An Oregon man walked into a state office on Wednesday with a pressure cooker he claimed was a bomb and told employees he tried to blow up a sign outside the building because it was misspelled.
Leonard Burdek, a 50-year-old from Salem, Ore., arrived at the Teacher Standards and Practices Commission offices shortly after 9 a.m. Wednesday.
“He walked quite confidently into our office as though he had a mission," Vickie Chamberlain, the commission's executive director, told the Statesman Journal. "That was what alarmed me right off the bat."
Burdek allegedly placed the pressure cooker—wires sticking out of it—on the counter in front of the receptionist, informing her of his failed bomb plot. The man also allegedly complained that the instructions he downloaded to make the device also were misspelled.
The sign in the parking lot appears to be missing the letter "d," so it reads, “Teacher Standards an Practices Commission.” Chamberlain told the paper "it’s possible that someone scraped the letter off or it wore off over time." The opposite side of the two-sided sign is not misspelled.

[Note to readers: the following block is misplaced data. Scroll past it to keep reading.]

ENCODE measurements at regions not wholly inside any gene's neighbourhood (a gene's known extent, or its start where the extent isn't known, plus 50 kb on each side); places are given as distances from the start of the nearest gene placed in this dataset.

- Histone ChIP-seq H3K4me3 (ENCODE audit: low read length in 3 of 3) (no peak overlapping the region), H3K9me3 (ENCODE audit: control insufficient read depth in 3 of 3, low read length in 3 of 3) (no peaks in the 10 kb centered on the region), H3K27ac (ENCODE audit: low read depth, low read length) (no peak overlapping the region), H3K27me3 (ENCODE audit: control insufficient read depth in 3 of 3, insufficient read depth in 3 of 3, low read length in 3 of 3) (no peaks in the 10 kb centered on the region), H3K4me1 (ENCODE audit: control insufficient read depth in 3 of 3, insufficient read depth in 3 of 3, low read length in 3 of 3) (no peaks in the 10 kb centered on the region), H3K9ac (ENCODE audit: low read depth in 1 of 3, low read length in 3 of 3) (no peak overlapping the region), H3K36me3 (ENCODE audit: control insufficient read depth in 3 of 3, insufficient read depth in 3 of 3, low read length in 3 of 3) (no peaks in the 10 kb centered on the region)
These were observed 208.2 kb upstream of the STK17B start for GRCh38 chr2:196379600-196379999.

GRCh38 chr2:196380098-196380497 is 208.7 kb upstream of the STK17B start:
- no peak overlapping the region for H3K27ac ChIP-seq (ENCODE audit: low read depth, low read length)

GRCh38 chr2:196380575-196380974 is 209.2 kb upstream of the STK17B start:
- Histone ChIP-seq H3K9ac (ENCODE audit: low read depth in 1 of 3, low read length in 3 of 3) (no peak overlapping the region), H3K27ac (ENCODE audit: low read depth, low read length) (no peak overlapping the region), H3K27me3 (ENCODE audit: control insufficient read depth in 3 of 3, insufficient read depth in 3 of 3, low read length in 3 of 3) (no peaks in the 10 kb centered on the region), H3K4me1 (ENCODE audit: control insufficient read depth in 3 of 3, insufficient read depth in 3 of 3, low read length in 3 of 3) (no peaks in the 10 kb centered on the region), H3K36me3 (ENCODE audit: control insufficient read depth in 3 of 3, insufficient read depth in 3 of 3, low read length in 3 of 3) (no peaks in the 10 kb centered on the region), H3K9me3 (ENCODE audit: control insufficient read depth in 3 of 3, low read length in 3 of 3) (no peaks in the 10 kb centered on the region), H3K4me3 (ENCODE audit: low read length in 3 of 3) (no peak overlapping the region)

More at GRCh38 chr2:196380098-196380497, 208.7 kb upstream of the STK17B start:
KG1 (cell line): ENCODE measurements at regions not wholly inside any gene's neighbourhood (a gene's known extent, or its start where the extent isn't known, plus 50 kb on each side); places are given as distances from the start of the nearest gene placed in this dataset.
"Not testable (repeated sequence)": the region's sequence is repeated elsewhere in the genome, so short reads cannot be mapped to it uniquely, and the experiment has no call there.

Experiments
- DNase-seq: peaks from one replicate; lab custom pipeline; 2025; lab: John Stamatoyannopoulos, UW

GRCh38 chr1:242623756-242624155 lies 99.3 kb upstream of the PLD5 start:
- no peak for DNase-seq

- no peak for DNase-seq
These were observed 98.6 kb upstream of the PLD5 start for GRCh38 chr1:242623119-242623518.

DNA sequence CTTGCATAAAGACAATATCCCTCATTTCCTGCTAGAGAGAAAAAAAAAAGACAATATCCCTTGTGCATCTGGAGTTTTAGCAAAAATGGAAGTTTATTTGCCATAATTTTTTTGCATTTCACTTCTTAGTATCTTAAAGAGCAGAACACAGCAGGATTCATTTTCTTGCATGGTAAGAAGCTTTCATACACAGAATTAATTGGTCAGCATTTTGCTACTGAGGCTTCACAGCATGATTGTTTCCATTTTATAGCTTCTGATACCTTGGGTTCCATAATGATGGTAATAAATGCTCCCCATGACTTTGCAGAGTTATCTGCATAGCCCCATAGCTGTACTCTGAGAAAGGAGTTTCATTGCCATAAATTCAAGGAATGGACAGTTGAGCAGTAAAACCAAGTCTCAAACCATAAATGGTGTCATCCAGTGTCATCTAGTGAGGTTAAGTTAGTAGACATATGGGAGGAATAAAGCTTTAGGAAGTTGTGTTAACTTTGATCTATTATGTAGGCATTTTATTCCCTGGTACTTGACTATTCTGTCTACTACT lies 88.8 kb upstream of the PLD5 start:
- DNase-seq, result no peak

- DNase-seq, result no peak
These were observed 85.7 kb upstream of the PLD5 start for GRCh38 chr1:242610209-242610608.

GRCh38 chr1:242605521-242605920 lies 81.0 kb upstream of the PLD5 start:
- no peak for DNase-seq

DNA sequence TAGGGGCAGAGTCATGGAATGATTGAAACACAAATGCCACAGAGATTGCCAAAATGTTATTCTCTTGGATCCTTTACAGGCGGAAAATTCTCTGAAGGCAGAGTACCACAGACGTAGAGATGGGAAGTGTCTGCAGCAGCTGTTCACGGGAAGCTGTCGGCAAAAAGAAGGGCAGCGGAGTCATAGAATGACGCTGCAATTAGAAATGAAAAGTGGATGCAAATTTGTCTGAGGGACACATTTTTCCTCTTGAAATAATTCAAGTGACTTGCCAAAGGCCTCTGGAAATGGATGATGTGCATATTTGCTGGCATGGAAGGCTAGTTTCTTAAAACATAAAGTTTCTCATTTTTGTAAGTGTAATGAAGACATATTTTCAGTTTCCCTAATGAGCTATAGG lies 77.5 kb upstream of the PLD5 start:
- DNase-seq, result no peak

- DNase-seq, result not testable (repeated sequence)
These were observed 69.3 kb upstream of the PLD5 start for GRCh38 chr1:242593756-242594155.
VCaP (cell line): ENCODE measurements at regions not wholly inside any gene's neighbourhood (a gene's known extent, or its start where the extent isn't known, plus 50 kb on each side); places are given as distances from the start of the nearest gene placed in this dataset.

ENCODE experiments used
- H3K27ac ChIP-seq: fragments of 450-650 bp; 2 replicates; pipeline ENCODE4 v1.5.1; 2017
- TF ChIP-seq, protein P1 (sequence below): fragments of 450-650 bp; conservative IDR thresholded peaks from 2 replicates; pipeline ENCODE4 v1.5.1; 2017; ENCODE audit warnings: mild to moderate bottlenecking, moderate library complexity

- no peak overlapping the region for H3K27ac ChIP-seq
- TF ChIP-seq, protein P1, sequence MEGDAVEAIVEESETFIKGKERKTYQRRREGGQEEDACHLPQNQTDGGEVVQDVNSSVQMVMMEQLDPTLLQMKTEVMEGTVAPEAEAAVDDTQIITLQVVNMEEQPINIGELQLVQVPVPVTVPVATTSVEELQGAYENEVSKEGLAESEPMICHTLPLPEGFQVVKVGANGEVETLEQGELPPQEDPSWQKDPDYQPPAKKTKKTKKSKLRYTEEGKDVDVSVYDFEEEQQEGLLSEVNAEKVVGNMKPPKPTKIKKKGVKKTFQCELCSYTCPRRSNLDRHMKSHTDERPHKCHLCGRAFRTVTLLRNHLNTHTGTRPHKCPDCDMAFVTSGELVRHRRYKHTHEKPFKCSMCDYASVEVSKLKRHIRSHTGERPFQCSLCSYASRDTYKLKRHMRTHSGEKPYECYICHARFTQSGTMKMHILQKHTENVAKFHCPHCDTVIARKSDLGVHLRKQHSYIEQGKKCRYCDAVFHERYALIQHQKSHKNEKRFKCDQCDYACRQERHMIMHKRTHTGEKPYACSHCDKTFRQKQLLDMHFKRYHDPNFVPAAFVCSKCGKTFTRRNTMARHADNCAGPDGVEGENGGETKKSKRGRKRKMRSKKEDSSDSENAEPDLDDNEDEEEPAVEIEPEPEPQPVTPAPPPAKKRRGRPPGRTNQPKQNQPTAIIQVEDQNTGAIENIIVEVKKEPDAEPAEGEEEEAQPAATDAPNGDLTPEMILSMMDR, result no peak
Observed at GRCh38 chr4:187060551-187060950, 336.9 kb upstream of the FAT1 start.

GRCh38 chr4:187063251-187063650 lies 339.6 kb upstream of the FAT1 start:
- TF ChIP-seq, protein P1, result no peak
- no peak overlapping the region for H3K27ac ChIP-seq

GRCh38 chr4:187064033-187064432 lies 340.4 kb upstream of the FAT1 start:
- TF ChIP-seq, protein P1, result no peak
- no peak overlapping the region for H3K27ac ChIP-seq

After employees called 911, Burdek left the building with his pressure cooker. He was later arrested and charged with disorderly conduct after police determined it was not a bomb.
“It looks like he was just trying to get attention,” Salem Police Lt. Dave Okada said.
While the case appears to be little more than a prank, there's been heightened concern over the use of homemade bombs in the wake of last month's deadly Boston Marathon bombings.
Dzhokhar Tsarnaev and his brother, Tamerlan, are suspected of using a pair of homemade pressure cooker bombs to carry out the attack. Authorities say the brothers learned to make the explosives using instructions posted online.